Monday, 26 August 2013
Five AAA Outcast Characters Who Know More Than They Let On
Every so often some mystical being gets it together and finally works out the mysteries behind life, the universe and everything. Their trouble is, the secrets they discover are usually secrets that no one else really wants to hear. We’ve already spoken about one in this week’s review (‘The Boy With The Moon And Star On His Head’). Here, then, are five AAA outcasts who could have promised the world so much – but the world turned their back on them, discussing them as mad eccentrics.
The Byrds “Old John Robertson” (‘The Notorious Byrd Brothers’ 1968)
Legend has it Old John Robertson was a real person that Byrds bassist Chris Hillman knew in his childhood, when he was part of a gang of teenage hoodlums who used to laugh at the doddery old man walking down the street dressed from a different age. His mind opened by psychedelia, this is the sound of Hillman at 25, realising that the people who are a little bit different should be revered not reviled and wishing he’d got to know his teenage victim a bit better and listened to his ‘magic words’. In other worlds, in 1967, it was better to love people than hate them: although that didn’t stop the Byrds from firing two members of the band during the making of this troubled album. No wonder, too, that Old John Robertson used to keep himself to himself and the secrets of life he gained from his unusual way of life In the Byrds’ words: ‘No one would take any time to find out what he was all about, he kept them out!” By the last verse, too, the crowds’ ignorance (and Hillman’s own in his youth) is put down to one thing: ‘fear’ kept them out, the people afraid of what old John might have to say and how small it would make them look, aimlessly trying to fill their empty lives with pointless busyness. Retro-rock with a curious rhythm as humped as the lump on Old John’s back, ‘Roberston’ is a neat song about childhood regret and angst that’s sadly a bit short even by Byrds standards, only one extra verse away from greatness.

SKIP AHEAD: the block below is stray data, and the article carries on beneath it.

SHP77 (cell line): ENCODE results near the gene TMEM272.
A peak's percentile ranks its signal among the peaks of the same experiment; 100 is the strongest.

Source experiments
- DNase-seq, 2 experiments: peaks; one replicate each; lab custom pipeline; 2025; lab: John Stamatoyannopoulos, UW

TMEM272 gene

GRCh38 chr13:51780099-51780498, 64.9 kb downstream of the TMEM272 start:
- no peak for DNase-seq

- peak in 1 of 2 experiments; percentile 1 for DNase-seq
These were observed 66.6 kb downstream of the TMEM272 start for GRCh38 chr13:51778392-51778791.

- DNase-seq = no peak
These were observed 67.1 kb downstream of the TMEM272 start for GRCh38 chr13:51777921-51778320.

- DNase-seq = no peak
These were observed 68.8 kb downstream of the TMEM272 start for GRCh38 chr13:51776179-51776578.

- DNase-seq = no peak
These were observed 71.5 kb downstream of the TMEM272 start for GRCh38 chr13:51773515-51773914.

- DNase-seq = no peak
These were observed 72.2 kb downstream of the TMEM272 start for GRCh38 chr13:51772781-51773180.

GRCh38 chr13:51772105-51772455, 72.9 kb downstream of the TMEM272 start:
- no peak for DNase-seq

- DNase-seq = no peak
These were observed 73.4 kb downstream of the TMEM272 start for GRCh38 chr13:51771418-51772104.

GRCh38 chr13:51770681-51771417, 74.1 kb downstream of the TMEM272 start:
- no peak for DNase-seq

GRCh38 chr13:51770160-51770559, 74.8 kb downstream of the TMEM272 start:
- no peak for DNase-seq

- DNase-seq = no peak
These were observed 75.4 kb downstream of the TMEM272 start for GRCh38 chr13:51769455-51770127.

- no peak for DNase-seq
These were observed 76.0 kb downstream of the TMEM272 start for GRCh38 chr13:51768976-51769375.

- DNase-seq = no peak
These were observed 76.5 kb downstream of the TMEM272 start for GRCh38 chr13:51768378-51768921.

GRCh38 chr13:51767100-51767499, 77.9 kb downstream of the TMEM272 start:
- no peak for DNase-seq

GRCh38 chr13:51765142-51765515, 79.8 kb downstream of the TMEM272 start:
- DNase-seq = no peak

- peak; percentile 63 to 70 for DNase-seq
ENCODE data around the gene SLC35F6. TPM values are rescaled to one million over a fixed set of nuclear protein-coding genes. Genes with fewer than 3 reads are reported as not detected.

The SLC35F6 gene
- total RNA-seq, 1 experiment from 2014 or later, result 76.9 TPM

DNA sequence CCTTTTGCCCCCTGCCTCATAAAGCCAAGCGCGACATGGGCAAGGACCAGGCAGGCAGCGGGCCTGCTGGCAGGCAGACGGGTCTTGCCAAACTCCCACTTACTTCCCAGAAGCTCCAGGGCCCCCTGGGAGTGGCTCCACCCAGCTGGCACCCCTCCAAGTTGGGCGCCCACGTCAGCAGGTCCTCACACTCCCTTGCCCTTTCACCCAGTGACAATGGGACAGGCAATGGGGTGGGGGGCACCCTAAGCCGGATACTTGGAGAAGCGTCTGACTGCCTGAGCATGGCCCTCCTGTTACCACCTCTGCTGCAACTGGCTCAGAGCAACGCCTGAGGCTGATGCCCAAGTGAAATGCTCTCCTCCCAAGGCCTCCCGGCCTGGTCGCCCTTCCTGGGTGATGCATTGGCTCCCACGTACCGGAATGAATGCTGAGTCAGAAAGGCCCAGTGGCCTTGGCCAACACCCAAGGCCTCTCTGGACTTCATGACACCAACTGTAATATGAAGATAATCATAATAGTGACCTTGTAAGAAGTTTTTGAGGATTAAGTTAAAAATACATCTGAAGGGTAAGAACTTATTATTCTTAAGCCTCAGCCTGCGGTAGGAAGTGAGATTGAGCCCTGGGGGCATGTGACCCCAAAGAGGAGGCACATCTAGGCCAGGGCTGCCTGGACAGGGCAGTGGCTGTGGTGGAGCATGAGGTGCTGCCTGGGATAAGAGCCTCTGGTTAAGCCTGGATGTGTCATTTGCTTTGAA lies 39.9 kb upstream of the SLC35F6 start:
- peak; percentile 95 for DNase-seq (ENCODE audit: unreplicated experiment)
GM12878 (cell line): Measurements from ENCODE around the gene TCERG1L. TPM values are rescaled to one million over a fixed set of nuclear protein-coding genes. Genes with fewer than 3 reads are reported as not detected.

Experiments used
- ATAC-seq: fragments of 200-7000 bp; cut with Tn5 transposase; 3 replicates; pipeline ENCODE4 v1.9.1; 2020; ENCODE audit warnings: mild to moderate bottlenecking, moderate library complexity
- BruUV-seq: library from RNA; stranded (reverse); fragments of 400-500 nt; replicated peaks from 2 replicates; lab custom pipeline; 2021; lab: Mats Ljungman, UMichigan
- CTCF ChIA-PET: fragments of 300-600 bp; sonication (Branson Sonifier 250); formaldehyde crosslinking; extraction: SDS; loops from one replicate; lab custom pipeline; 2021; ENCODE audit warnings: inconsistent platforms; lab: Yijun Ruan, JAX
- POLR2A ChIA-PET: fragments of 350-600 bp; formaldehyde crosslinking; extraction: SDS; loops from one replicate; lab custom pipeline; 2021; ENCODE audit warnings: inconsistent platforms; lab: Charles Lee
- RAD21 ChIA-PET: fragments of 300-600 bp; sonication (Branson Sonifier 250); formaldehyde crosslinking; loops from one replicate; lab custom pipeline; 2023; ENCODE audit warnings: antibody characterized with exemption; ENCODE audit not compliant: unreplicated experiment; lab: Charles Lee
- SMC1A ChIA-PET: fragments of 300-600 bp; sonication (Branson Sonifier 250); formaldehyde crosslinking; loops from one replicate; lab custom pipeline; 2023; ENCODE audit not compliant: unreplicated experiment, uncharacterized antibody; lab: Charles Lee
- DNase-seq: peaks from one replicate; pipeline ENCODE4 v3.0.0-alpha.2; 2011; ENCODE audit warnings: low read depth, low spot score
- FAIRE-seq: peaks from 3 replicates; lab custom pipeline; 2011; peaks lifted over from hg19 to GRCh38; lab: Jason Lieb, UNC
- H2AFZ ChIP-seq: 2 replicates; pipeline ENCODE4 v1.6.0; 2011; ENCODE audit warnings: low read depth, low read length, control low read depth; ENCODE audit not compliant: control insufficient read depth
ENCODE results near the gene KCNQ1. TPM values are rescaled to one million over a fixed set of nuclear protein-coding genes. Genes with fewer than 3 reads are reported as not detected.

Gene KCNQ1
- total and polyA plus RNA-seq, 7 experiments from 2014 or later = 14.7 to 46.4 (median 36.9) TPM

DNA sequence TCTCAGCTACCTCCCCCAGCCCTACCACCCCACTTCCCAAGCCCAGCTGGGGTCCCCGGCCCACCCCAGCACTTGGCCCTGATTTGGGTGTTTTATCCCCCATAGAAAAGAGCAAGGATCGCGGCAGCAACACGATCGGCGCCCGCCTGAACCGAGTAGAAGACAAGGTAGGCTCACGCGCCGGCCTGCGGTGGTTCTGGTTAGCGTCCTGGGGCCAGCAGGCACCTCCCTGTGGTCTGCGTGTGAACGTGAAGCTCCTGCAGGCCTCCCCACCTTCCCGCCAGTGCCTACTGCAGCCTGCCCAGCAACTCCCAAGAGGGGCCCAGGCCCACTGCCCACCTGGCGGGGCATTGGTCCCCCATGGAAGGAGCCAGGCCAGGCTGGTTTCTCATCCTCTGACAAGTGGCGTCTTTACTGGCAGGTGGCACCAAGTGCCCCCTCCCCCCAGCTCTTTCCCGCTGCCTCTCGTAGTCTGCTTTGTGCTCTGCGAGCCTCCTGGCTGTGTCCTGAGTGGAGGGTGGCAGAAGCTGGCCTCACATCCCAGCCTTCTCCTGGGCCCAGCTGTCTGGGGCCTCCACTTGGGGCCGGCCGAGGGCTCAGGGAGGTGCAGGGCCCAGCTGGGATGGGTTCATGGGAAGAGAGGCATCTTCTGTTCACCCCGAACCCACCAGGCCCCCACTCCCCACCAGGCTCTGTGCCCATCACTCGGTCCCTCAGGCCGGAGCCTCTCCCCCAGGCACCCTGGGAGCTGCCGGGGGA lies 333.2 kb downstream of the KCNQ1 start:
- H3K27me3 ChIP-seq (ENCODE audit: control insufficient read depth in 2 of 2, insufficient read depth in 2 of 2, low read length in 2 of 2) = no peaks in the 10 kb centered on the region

The Small Faces “Mad John” (‘Ogden’s Nut Gone Flake’ 1968)
Similarly, The Small Faces’ mystic seer is also called John (perhaps named after Lennon, perhaps not) who is so shunned by the rest of the world that he lives by himself, a hermit thinking mystical thoughts while everyone around him goes through their small, petty lives. Or so it seemed to Steve Marriott in 1968, who clearly sees links between the 1967 flower power generation’s quest for love and the mystic seers of the past. Mad John is a ‘wise one’ who ‘loves all the haters’ – even those who’ve spurned him and turned him away – but he ‘loved them so much that their hate turned to fear’, the narrow minded inhabitants of this un-named village twitching behind their curtains and whispering to their loved ones that ‘he’s not quite right’. Mad John may be physically suffering, his bed may be ‘the cold and the damp’, but the ‘sun was his friend’ – not a band of artificial man-made lights and spiritually ‘he was free’, something a record contract-tied band is clearly longing for in this period (‘Ogden’s’ ends up being the last completed record the foursome will ever make). As with ‘Old John’ above, Marriott and co-writer Ronnie Lane clearly regret believing the stories that their parent’s told them (‘beware of Mad John!’) – heightened by drugs and hippie philosophy, they no longer fear things that are ‘new’ and ‘different’; instead they praise them. Ian Mclagan’s harpsichord and a few Elizabethans ‘I-diddly-I-dis’ are fooling no one; this is a very 1967 song, even if it wasn’t released till the year after. For my money ‘Mad John’ is one of the very best Small Faces songs and the highlight of their most famous album.
The Hollies “Mad Professor Blyth” (B-Side of single ‘I Can’t Tell The Bottom From The Top” 1969)